As I was reading I came across this blog posting which sort of affirmed what I said in the last post and what I keep saying- that Arabic native speakers will lose their language if they do not make efforts to learn the language. Once again just to re-affirm Arabic as a language will NOT die not now not EVER, but the people will lose out, especially the native speakers. My claim is always this: Arabic will remain among Muslims as a language of religion but the cultural aspects will be lost, because without native speakers there is no sense to the proverbs or the historic aspects of why words are the way they are. What’s wrong with this? Nothing much but there will be an absence of culture and without culture a people or their way of being will be erased. It’s something that we can discuss forever, language and culture and does it really matter anyway! I have pasted the posting below, and at the bottom I make some comments.
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Is Arabic a dying language?
From where I sit, in Cairo, the question seems a bit laughable. Dying? True, English is a “higher status” language here. Often, when I read a menu, I will find something like this: الآيس كريم That particular word (ice cream) has legitimately made its way into the Arabic language, but you can also find the transliteration of cheese instead ofجبنة and so on. Still, Egypt is a country where life and literature are conducted (by and large) in Arabic. Of course, if I squint at the question sideways, I can say: Sure, sure. After all, I’m dying. You’re dying. We’re all dying! But scholars in the Emirates mean this in a much more urgent way—and perhaps this is part of the reason why so much Emirati money is being laid down for culture: book prizes, poetry channels, literary fairs.
In the Emirates, Tom Hundley writes, Arabic is “no better than the third most-spoken language” after English and Hindi. And since Arabs are a minority in the laborer-laden Emirates, that’s hardly a surprise.
But apparently even Emiratis aren’t interested in their language. Hundley reports that last fall, only five new students enrolled in UAE University’s Arabic language and literature program. And most university students, he says, take their instruction in English.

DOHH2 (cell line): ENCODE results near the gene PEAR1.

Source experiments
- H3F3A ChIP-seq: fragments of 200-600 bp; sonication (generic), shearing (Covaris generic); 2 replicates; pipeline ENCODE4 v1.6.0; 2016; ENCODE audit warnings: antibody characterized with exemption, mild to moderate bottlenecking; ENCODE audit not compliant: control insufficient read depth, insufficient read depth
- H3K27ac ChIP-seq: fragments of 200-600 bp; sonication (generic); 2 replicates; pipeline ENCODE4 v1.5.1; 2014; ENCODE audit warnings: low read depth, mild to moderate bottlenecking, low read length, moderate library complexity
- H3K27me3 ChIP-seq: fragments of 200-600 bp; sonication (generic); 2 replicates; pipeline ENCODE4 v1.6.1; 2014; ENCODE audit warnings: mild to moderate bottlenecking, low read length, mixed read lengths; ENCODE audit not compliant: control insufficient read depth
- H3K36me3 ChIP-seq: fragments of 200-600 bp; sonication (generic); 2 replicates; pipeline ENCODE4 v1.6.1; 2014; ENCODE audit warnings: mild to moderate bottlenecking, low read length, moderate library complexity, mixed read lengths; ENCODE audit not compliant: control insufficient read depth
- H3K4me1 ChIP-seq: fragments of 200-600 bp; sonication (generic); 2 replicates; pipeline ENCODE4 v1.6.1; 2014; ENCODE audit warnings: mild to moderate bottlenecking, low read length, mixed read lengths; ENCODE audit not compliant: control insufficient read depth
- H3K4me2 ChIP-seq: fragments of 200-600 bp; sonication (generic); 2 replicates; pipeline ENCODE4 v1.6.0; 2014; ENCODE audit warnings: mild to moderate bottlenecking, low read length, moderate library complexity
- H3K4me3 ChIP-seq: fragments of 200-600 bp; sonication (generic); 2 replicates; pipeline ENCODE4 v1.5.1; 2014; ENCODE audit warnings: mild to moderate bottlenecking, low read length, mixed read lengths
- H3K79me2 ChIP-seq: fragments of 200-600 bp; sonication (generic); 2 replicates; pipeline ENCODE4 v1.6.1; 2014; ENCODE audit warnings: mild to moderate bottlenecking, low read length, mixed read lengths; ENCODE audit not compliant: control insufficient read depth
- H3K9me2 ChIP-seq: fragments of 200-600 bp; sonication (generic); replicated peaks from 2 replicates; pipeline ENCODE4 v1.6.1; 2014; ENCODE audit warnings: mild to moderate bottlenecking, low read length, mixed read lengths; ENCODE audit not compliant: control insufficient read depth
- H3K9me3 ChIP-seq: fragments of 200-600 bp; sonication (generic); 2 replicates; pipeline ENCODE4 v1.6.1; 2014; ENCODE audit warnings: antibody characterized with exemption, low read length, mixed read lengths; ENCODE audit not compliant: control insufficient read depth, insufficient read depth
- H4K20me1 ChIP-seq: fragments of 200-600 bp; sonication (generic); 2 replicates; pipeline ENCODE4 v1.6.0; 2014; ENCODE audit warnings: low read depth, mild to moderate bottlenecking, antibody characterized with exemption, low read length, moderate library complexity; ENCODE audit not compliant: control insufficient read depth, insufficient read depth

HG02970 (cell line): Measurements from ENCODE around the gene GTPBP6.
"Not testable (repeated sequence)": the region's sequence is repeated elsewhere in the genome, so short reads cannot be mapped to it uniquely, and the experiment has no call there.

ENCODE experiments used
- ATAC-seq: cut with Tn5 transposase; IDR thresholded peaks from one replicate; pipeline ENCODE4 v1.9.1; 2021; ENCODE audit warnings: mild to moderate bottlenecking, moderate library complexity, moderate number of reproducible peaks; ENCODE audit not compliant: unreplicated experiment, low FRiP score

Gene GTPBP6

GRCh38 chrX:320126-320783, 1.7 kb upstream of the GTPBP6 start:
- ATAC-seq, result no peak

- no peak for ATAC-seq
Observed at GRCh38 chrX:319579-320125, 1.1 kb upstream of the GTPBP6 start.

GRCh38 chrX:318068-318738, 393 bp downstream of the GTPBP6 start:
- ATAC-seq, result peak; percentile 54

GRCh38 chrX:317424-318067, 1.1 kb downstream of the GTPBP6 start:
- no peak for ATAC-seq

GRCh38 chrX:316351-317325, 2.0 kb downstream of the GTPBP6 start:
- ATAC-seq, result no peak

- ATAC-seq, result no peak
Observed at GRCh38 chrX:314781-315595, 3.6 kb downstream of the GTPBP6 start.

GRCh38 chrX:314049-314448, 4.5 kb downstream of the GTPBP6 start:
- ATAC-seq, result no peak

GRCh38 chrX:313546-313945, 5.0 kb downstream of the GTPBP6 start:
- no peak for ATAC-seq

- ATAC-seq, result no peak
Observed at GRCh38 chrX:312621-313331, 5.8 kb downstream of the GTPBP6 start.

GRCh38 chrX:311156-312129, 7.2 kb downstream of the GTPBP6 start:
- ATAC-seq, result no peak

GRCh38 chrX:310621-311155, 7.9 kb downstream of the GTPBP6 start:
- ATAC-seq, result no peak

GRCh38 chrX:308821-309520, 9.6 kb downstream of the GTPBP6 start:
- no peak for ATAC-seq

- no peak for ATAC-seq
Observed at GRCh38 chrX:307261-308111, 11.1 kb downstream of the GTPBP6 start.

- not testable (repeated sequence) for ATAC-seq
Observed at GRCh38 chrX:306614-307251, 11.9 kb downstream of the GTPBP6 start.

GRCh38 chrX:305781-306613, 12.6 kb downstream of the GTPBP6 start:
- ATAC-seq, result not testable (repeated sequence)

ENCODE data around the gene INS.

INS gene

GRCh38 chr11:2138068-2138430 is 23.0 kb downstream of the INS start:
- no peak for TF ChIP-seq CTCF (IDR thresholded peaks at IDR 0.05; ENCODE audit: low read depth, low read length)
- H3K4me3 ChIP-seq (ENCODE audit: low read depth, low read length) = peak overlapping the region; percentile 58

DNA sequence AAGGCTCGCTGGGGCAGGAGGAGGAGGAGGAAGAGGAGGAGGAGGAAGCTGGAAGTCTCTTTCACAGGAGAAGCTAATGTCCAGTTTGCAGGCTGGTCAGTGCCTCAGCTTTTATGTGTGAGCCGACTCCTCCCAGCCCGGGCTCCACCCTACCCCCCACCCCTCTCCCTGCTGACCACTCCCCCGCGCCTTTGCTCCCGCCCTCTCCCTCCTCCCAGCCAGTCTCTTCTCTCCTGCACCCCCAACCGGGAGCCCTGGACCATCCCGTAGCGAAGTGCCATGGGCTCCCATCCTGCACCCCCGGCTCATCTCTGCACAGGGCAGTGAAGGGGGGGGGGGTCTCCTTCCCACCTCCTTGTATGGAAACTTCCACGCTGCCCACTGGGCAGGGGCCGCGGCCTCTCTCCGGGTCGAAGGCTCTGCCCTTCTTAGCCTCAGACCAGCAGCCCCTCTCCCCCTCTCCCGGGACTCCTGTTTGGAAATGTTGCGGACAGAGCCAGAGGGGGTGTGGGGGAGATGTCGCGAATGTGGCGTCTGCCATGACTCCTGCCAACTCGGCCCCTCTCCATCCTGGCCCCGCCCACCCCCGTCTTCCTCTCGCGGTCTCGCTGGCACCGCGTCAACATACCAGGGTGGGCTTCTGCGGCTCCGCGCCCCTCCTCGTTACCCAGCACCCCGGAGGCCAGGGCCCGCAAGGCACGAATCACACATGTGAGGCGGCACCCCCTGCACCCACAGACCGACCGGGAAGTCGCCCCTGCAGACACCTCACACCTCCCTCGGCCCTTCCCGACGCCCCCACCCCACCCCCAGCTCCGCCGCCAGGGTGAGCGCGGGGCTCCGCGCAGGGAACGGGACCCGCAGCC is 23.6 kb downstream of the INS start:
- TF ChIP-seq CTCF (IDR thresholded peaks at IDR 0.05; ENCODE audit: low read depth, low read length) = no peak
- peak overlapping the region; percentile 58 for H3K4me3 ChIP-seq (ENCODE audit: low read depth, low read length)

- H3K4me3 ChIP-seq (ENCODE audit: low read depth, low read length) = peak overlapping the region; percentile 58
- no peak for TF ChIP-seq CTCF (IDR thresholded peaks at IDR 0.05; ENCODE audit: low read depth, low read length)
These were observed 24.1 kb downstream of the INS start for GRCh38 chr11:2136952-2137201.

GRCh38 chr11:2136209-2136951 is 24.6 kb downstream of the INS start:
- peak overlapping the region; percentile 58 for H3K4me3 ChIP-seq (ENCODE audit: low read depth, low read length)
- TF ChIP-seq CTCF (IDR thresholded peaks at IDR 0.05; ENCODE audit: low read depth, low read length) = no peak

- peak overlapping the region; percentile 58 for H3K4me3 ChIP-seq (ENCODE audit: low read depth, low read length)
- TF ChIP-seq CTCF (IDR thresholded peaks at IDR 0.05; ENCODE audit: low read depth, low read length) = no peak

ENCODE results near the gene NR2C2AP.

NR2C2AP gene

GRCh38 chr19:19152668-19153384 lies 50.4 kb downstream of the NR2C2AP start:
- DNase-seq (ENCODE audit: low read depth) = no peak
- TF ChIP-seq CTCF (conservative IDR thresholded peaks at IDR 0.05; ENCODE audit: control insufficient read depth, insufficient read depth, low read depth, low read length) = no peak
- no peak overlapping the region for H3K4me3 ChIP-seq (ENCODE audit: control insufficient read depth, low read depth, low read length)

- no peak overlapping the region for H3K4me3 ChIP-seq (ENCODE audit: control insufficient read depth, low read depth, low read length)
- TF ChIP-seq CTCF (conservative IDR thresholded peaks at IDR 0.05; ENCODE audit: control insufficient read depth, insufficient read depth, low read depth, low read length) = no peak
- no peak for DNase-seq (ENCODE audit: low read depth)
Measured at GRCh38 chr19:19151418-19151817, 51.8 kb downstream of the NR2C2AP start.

Hundley says the Emiratis are aware and concerned: A new national plan, unveiled earlier this month and aimed at 2021, the United Arab Emirates’ 50th anniversary, highlights the concern: “Arabic will re-emerge as a dynamic and vibrant language, expressed everywhere in speech and writing as a living symbol of the national Arab-Islamic values,” the plan said. But it offered few specifics on how this would occur. Hundley said that some have called for laws enforcing the use of Arabic.
But he quoted Professor Kamal Abdel-Malek, a professor of Arabic literature at the American University in Dubai (AUD) as disagreeing with this sentiment: “We shouldn’t end up with language police,” he said. “Laws cannot maintain the vitality of a language. I don’t think you force people to preserve a language.”
Agreed. (Although I might like to read a novel where this was happening.) How, then, are we to preserve languages? Perhaps, as the Emiratis are doing, with more money for culture? After all, the death of a language is no small thing: a number of social scientists liken the deaths of languages to the deaths of species. Could we end up in a world with only a few languages, and thus fewer ideas, fewer ways of structuring existence?
I like the way the post ends with powerful questions, we might not have the answers but at least we can begin thinking. I am not sure if money is the answer, it does help, but can it save a language? I think not. It is all to do with how people see their language, what are the benefits of me learning and deeply understanding this language? If the speaker sees no real benefit they will not ‘waste’ their time learning language. Maybe it’s only us linguists and those who love languages, who learn language for the sake of loving words and how they are similar or different from each other (like trying to see the similarity between Spanish and Italian)?! He is right that the death of a language is a serious issue, though I don’t think Arabic will ever make it to that list. He touches on an issue that has gained much attention recently – that of the connection between language and ideas or the perception of reality. I have written on it before, the linguistic relativity theory, so based on the claims of this theory we could say: if Arabic becomes weaker among its native speakers then the ideas encapsulated in Arabic language will also be weakened and not understood so well? Interesting, like I always say I have not made my mind up yet as I am reading on the subject – does language affect the way we think? And if so to what extent? I read a New York Times article on this issue so I will put it up on the next posting. Thanks for reading!